The longest-running chat in the training group right now is HOW to bundle up for cold weather. We have a few Californians traveling east, feeling unprepared for the sub-freezing temperatures. We have a few east coasters who have been surprised by recent temps in the teens (hand-raised). We have one desert native who currently lives in Chicago and is like, WHAT and WHY, and WHAT?! But we all agree on layers and putting fashion aside for function.
I met Sam for our weekly morning run to her office ( after which I hop on the metro to get home, sweaty and tired, and all early Metro riders are like, “Really?”) but had a small request. I haven’t seen anything holiday-related yet, so requested a run to the National Christmas Tree. So here it is, and it is very lovely.
Right now, I’d say I’m lightly training for the DC Rock ‘n’ Roll race. I’m running it, for sure, but December is for getting back into the aerobic-running groove. Fridays are for easy one-hour runs. This Friday, in particular, is for remembering how to dress for sixteen degrees and how to keep it slow, conversational, and easy.
Today, a run outfit that kept me warm(ish) in sixteen degrees consisted of: fleece-lined running tights, tank top + Oiselle long-sleeve running shirt, fleece-lined lululemon hoodie (with hand covers and a ponytail hole), ear warmer, thermal gloves, and wool socks (a Sam tip!).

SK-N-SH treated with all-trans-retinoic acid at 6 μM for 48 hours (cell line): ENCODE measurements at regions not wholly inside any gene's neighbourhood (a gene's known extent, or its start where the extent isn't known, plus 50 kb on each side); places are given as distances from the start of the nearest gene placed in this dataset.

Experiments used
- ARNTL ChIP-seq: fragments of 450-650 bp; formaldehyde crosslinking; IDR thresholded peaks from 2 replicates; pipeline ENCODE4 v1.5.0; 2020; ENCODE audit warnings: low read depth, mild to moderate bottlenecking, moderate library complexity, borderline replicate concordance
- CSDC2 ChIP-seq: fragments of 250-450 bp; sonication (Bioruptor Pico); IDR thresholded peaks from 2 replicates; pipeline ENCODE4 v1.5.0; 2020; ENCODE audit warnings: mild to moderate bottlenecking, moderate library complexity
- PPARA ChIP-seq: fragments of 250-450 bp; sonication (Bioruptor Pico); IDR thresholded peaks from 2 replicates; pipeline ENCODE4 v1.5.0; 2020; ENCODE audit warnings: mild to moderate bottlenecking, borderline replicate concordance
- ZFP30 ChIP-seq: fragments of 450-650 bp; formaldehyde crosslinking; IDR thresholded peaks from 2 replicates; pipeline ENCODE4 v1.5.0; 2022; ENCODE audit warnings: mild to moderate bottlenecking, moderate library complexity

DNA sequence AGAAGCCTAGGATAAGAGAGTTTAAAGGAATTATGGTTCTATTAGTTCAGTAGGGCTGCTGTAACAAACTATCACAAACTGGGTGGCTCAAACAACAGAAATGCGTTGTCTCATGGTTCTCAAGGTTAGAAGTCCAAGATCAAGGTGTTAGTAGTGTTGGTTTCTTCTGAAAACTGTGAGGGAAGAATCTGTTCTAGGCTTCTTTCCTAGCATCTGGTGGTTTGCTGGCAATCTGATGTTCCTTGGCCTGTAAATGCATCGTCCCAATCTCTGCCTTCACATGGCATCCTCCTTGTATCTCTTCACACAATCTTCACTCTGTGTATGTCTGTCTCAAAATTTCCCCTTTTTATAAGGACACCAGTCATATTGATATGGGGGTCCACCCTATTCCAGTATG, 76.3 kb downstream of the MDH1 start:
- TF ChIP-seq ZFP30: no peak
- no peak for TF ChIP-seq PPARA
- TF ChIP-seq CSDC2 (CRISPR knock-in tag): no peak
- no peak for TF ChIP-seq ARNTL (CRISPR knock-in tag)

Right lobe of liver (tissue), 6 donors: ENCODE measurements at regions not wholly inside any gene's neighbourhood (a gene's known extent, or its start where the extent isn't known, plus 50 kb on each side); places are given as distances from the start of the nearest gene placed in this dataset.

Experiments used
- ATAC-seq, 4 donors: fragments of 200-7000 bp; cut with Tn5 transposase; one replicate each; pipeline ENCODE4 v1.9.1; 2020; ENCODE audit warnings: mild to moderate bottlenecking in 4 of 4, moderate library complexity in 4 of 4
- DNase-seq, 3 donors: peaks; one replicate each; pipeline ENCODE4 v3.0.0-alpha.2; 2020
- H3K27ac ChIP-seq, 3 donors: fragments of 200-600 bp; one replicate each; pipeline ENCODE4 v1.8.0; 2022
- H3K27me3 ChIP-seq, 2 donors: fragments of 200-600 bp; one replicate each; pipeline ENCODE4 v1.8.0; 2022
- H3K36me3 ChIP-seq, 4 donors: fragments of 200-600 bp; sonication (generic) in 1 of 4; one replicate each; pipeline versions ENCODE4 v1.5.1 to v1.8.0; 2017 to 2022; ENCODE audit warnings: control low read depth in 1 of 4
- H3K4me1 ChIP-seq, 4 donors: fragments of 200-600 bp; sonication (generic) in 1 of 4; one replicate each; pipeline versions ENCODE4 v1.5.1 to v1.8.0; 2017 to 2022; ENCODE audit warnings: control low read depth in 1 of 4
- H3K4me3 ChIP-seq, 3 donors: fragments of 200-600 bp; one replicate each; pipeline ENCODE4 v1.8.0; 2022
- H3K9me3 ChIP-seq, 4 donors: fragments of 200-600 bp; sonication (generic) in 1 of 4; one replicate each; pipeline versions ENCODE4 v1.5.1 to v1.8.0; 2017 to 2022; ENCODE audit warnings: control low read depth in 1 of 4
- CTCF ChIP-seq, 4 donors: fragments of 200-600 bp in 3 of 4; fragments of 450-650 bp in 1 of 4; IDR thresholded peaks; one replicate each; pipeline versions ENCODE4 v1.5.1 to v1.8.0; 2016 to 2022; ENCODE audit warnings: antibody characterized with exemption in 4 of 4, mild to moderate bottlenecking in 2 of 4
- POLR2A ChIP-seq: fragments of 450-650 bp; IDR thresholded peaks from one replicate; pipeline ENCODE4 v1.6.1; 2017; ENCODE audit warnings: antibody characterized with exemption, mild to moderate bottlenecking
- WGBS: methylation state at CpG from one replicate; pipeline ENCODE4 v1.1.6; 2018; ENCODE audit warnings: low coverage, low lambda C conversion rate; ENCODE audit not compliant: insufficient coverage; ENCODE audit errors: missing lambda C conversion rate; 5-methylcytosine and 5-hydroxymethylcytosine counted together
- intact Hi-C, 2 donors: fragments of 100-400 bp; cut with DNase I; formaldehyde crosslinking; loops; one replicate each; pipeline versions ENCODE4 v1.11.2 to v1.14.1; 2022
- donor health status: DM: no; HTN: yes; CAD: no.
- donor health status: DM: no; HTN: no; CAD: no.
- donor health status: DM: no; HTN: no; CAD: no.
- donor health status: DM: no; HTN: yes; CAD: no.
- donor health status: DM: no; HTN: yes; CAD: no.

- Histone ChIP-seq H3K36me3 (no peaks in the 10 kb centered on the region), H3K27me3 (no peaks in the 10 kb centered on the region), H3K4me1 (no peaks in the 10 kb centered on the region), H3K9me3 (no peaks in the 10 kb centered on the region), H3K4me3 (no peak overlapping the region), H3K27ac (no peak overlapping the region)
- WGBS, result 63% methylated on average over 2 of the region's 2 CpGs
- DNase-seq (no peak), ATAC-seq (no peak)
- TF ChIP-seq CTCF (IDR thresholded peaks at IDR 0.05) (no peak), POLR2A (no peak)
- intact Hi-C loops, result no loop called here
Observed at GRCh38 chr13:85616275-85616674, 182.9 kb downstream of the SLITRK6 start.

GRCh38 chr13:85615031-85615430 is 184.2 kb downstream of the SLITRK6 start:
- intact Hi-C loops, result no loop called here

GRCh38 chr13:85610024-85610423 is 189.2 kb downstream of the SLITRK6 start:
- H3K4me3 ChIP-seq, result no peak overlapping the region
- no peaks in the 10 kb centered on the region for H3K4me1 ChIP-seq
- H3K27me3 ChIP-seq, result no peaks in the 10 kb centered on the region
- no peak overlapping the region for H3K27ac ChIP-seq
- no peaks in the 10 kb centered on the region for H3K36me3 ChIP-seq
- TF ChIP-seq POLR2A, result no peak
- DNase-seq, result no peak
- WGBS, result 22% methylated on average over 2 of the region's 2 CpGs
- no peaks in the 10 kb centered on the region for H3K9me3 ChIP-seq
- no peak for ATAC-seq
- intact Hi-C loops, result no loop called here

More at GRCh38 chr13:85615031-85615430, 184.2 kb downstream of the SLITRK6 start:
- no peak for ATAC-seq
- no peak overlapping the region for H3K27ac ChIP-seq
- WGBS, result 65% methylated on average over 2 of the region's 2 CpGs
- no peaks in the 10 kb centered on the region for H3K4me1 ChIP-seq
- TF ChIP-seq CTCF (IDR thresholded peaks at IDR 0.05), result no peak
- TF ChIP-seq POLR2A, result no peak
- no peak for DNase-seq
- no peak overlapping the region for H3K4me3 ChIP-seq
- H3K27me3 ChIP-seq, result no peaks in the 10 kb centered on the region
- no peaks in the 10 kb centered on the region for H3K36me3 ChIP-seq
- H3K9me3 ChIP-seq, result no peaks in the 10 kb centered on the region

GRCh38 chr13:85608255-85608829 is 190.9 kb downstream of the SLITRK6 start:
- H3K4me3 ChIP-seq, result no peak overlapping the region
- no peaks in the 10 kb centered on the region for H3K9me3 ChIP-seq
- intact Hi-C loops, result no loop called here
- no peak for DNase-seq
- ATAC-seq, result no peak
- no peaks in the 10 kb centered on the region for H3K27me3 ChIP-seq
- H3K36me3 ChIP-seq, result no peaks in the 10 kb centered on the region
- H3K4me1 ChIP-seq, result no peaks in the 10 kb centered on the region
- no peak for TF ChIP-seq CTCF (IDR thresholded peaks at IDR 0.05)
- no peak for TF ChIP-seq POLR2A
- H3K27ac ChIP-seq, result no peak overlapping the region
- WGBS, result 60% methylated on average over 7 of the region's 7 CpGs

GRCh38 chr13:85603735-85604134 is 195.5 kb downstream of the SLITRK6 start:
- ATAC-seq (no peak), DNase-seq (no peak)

Yes, my head was VERY warm.
That said, we saw a lot of people that were anything but warm.
The tough thing about running through DC on these mornings (well, this entire season) is seeing the people sleeping on vents and benches, in corners, and sometimes in the Metro hallways. I was fine in my many-dollars-worth of run clothing, only because I was moving. This sudden temperature drop is hardest on those who have nowhere to stay or go, who can’t move without bringing everything they own right now with them.
So today’s one little thing is donating to Back on My Feet DC. If you haven’t heard of the organization, start here. If you have, find your city’s chapter and see what you can do. Donate money, clothing, your time, or your attention to the cause. It’s a mix of running, philanthropy, and social movement. It’s good stuff.